TiFlash supports using the MPP mode to execute queries, which introduces cross-node data exchange (data shuffle process) into the computation. TiDB automatically determines whether to select the MPP mode using the optimizer's cost estimation. You can change the selection strategy by modifying the values of tidb_allow_mpp and tidb_enforce_mpp.

Control whether to select the MPP mode

The tidb_allow_mpp variable controls whether TiDB can select the MPP mode to execute queries. The tidb_enforce_mpp variable controls whether the optimizer's cost estimation is ignored and the MPP mode of TiFlash is forcibly used to execute queries.

The results corresponding to all values of these two variables are as follows:

tidb_allow_mpp=offtidb_allow_mpp=on (by default)
tidb_enforce_mpp=off (by default)The MPP mode is not used.The optimizer selects the MPP mode based on cost estimation. (by default)
tidb_enforce_mpp=onThe MPP mode is not used.TiDB ignores the cost estimation and selects the MPP mode.

For example, if you do not want to use the MPP mode, you can execute the following statements:

set @@session.tidb_allow_mpp=1;
set @@session.tidb_enforce_mpp=0;

If you want TiDB's cost-based optimizer to automatically decide whether to use the MPP mode (by default), you can execute the following statements:

set @@session.tidb_allow_mpp=1;
set @@session.tidb_enforce_mpp=0;

If you want TiDB to ignore the optimizer's cost estimation and to forcibly select the MPP mode, you can execute the following statements:

set @@session.tidb_allow_mpp=1;
set @@session.tidb_enforce_mpp=1;

The initial value of the tidb_enforce_mpp session variable is equal to the enforce-mpp configuration value of this tidb-server instance (which is false by default). If multiple tidb-server instances in a TiDB cluster only perform analytical queries and you want to make sure that the MPP mode is used on these instances, you can change their enforce-mpp configuration values to true.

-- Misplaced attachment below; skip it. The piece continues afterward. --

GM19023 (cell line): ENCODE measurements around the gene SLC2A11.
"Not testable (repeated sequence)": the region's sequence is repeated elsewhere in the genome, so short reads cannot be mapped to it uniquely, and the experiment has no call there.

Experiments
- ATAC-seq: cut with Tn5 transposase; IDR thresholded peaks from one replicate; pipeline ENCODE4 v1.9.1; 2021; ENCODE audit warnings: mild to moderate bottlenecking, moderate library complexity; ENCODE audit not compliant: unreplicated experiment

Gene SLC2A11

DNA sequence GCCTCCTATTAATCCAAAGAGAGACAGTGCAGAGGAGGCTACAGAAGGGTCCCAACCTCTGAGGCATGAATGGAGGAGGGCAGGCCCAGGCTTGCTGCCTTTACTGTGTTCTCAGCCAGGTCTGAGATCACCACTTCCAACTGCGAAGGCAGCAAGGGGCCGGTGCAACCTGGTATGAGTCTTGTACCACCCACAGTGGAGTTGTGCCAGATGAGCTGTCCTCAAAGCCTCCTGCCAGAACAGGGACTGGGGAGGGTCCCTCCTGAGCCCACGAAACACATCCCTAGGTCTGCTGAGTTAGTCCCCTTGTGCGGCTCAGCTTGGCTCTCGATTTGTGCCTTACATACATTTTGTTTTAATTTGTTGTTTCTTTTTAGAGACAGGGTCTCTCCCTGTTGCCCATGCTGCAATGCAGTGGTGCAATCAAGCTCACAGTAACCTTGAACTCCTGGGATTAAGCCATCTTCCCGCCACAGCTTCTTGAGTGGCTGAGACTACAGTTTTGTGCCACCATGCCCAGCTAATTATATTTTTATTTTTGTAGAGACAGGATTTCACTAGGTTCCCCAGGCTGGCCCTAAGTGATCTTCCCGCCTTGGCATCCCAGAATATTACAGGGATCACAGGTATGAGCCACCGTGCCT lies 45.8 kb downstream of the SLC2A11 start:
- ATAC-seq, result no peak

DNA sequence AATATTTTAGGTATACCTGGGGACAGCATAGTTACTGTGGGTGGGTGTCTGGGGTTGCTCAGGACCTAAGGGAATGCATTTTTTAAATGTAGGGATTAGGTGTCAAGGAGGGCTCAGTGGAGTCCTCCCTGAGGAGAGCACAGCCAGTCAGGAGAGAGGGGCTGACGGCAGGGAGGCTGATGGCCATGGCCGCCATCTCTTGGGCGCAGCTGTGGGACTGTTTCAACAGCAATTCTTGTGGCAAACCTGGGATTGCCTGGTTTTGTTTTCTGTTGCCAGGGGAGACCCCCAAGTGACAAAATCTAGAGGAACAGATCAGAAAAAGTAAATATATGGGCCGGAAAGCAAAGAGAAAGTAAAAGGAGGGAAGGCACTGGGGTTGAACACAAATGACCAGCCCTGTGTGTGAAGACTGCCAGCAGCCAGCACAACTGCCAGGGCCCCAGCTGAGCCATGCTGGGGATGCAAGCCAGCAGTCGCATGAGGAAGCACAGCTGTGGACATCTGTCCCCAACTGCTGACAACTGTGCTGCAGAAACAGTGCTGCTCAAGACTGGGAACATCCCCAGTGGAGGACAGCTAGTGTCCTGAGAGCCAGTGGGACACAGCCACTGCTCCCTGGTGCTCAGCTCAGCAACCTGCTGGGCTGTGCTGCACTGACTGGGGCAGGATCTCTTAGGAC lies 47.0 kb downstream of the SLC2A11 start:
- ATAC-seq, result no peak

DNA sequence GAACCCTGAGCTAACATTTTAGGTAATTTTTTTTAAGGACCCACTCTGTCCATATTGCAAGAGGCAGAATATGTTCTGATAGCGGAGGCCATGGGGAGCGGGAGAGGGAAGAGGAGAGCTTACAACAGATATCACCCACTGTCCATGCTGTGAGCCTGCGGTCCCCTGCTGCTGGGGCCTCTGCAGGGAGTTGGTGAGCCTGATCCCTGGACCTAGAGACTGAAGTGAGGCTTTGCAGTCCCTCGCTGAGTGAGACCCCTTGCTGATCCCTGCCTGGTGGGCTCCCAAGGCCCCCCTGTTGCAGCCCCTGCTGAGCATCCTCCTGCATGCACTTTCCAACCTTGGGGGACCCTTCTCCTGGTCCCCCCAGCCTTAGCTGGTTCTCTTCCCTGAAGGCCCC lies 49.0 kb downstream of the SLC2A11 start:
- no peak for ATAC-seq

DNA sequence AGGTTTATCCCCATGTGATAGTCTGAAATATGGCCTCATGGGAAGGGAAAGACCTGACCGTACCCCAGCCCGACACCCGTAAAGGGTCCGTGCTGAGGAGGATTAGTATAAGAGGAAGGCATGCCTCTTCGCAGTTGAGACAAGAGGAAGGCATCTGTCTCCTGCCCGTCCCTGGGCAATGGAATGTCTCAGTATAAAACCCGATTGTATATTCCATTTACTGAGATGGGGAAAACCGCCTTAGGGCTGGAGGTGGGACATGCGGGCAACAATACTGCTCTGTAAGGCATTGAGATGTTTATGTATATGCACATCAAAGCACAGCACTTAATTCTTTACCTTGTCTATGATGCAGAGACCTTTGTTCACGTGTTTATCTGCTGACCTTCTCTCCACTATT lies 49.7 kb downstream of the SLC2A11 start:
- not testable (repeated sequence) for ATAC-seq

Note:

When tidb_enforce_mpp=1 takes effect, the TiDB optimizer will ignore the cost estimation to choose the MPP mode. However, if other factors block the MPP mode, TiDB will not select the MPP mode. These factors include the absence of TiFlash replica, unfinished replication of TiFlash replicas, and statements containing operators or functions that are not supported by the MPP mode.

If TiDB optimizer cannot select the MPP mode due to reasons other than cost estimation, when you use the EXPLAIN statement to check out the execution plan, a warning is returned to explain the reason. For example:

set @@session.tidb_enforce_mpp=1;
create table t(a int);
explain select count(*) from t; 
show warnings;
+---------+------+-----------------------------------------------------------------------------+
| Level   | Code | Message                                                                     |
+---------+------+-----------------------------------------------------------------------------+
| Warning | 1105 | MPP mode may be blocked because there aren't tiflash replicas of table `t`. |
+---------+------+-----------------------------------------------------------------------------+

Algorithm support for the MPP mode

The MPP mode supports these physical algorithms: Broadcast Hash Join, Shuffled Hash Join, Shuffled Hash Aggregation, Union All, TopN, and Limit. The optimizer automatically determines which algorithm to be used in a query. To check the specific query execution plan, you can execute the EXPLAIN statement. If the result of the EXPLAIN statement shows ExchangeSender and ExchangeReceiver operators, it indicates that the MPP mode has taken effect.

The following statement takes the table structure in the TPC-H test set as an example:

explain select count(*) from customer c join nation n on c.c_nationkey=n.n_nationkey;
+------------------------------------------+------------+-------------------+---------------+----------------------------------------------------------------------------+
| id                                       | estRows    | task              | access object | operator info                                                              |
+------------------------------------------+------------+-------------------+---------------+----------------------------------------------------------------------------+
| HashAgg_23                               | 1.00       | root              |               | funcs:count(Column#16)->Column#15                                          |
| └─TableReader_25                         | 1.00       | root              |               | data:ExchangeSender_24                                                     |
|   └─ExchangeSender_24                    | 1.00       | batchCop[tiflash] |               | ExchangeType: PassThrough                                                  |
|     └─HashAgg_12                         | 1.00       | batchCop[tiflash] |               | funcs:count(1)->Column#16                                                  |
|       └─HashJoin_17                      | 3000000.00 | batchCop[tiflash] |               | inner join, equal:[eq(tpch.nation.n_nationkey, tpch.customer.c_nationkey)] |